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Oldham, like most local authorities, is facing prolonged reduction in revenue, which seriously affects its ability to continue to provide the full range of services that are currently provided at a time when the demand for those services is rising. The ever widening gap between supply and demand had, therefore, to be urgently addressed. At the same time, Oldham had other significant problems. There was a severe disconnect between residents and the Council as the residents did not trust the Council although they valued the services it provided. There was a significant problem of unemployment with the Oldham rate being the highest in Greater Manchester and also with those in work being primarily paid very low wages.

The incoming administration had, therefore, to address the issue of how to improve the town, to secure additional inward investment particularly in jobs to allow residents more opportunities to improve their quality of life and to protect the services needed by the most vulnerable despite the reduction in resources. Their solution? To go co-operative.

Creating a cooperative council

The Oldham co-operative approach means changing the Council's relationship with residents, with partners and with local businesses so that they work together for the good of the borough. It required an ambitious change strategy for the organisation alongside radical plans to transform how decisions are made, services are delivered and most importantly the town as a place.

The first step was to hold a Borough-wide ‘co-operative conversation’ to engage as many voices as possible in shaping the approach, the opportunities and most importantly the values which would be the foundation for the whole agenda. Through a partnership Co-operative Commission this was put into a Co-operative Charter.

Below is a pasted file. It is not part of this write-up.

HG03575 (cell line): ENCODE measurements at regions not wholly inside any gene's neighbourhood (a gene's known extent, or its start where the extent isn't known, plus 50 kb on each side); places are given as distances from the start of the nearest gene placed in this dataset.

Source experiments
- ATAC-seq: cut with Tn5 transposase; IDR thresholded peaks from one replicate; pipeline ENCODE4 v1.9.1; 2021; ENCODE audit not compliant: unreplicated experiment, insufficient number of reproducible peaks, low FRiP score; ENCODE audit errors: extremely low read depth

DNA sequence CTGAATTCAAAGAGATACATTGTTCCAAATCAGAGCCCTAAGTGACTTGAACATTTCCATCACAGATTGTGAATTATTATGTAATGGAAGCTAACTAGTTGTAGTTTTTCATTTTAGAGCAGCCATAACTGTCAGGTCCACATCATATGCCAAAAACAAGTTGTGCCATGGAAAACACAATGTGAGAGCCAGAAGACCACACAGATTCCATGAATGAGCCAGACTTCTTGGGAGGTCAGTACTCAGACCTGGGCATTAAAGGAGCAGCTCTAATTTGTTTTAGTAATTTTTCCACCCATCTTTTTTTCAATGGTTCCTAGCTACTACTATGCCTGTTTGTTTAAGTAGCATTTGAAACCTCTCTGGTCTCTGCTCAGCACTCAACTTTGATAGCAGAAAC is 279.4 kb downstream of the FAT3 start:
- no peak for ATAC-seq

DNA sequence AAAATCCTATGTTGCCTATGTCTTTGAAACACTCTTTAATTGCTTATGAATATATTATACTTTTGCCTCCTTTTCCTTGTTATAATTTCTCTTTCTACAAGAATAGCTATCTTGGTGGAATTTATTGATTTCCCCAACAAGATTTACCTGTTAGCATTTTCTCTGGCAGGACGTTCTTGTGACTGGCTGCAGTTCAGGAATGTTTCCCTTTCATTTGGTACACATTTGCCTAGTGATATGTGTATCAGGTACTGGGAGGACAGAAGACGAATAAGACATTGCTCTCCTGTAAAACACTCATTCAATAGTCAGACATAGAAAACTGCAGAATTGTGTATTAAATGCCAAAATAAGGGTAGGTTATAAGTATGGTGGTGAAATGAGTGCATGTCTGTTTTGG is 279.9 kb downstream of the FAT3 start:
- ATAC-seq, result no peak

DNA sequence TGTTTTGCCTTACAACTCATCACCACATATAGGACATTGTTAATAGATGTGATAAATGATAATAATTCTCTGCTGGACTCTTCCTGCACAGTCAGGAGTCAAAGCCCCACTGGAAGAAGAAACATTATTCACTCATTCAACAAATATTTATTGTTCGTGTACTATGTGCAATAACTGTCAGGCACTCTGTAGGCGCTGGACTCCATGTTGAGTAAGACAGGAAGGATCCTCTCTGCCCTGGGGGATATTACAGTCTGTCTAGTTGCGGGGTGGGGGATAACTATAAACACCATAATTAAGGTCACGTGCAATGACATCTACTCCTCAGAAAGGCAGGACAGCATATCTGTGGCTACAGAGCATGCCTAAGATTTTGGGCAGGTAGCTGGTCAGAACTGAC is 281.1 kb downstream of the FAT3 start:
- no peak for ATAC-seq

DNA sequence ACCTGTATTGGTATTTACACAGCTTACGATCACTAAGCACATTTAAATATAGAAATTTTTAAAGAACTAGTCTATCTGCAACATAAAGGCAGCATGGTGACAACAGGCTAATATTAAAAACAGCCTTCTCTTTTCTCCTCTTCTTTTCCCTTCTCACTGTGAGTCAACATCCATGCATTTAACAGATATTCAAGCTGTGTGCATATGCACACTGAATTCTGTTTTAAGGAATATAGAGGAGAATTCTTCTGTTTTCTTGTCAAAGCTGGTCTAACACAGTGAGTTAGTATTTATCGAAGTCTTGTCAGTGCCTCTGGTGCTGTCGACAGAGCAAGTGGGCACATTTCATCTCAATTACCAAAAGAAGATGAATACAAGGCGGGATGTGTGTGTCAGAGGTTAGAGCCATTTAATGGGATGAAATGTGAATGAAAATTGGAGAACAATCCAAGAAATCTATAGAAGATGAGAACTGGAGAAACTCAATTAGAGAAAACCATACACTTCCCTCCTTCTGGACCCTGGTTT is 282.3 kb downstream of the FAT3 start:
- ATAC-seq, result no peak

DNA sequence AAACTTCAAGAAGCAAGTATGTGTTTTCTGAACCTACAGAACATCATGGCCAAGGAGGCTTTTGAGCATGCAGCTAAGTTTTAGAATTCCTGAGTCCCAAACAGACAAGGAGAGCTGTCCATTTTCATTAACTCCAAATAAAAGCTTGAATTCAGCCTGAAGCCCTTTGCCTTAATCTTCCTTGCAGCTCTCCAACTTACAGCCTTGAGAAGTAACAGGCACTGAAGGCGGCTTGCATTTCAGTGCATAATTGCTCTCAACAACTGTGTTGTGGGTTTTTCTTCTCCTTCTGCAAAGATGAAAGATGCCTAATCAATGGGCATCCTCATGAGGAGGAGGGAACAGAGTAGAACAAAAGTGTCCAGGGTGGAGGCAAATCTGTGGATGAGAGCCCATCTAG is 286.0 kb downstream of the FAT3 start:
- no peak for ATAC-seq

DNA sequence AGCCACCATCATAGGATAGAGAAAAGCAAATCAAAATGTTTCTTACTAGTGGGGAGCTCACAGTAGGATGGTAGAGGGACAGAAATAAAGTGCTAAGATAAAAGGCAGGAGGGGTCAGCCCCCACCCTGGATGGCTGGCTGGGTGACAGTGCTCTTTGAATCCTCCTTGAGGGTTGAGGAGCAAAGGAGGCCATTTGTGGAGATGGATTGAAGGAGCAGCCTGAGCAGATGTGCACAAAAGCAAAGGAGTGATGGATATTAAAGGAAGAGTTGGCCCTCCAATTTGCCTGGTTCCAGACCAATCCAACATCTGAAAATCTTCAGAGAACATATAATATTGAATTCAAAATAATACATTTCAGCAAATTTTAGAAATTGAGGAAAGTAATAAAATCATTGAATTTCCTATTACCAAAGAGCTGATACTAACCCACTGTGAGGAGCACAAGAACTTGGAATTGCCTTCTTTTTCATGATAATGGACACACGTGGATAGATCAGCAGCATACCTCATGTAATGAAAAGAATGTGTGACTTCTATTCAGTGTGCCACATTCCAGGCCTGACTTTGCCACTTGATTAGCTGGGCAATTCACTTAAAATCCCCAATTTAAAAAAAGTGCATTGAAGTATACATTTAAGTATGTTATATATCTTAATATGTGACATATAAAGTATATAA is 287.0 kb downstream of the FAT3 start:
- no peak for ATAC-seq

How it works

Within the council, employees are working to ensure all of its policies, procedures and practices are co-operative. This means that fundamental changes have been made to the way the organisation works. Changes include:

  • Living Wage

As part of our co-operative commitment Oldham Council has adopted the local living wage for all council employees.

  • Procurement

The council has introduced a social value model for procurement. This will ensure that all the money the council spends to deliver services provides additional social value for the borough.

Devolving power to local areas

The administrative area of Oldham was created out of a number of smaller district councils and as a result consists of six distinct neighbourhoods, each consisting of three or four wards. Each is covered by a District Partnership, which are formal committees of the council with decision making powers and involve other partners such as the police and the NHS.

In order to reinforce the importance of local neighbourhoods and engage as many people as possible in the Co-operative Council a ‘Love where you Live’ campaign, along with other initiatives, was launched on 14th February 2012, which encouraged individuals to make a pledge to make a difference and also publicising community activities and activists.

A Co-operative Oldham Fund is being developed which residents can bid into to fund schemes or enterprises of value to the town and we are also seeking to develop a ‘divvy’ – a reward scheme for contributions to the community, which hopefully can be used to secure reductions in the costs of goods and services.

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